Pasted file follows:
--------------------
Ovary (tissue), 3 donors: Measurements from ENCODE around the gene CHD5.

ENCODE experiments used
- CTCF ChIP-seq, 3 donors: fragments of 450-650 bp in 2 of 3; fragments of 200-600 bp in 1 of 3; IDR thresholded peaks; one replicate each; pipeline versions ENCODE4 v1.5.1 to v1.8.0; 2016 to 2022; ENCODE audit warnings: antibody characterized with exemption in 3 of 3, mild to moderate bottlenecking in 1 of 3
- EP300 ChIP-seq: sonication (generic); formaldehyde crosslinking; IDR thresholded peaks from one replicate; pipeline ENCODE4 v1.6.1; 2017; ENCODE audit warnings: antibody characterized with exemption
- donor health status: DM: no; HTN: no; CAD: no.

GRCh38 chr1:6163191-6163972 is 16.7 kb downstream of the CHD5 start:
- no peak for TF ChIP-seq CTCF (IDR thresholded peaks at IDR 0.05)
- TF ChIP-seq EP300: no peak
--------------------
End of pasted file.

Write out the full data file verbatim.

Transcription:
Ovary (tissue), 3 donors: Measurements from ENCODE around the gene CHD5.

ENCODE experiments used
- CTCF ChIP-seq, 3 donors: fragments of 450-650 bp in 2 of 3; fragments of 200-600 bp in 1 of 3; IDR thresholded peaks; one replicate each; pipeline versions ENCODE4 v1.5.1 to v1.8.0; 2016 to 2022; ENCODE audit warnings: antibody characterized with exemption in 3 of 3, mild to moderate bottlenecking in 1 of 3
- EP300 ChIP-seq: sonication (generic); formaldehyde crosslinking; IDR thresholded peaks from one replicate; pipeline ENCODE4 v1.6.1; 2017; ENCODE audit warnings: antibody characterized with exemption
- donor health status: DM: no; HTN: no; CAD: no.

GRCh38 chr1:6163191-6163972 is 16.7 kb downstream of the CHD5 start:
- no peak for TF ChIP-seq CTCF (IDR thresholded peaks at IDR 0.05)
- TF ChIP-seq EP300: no peak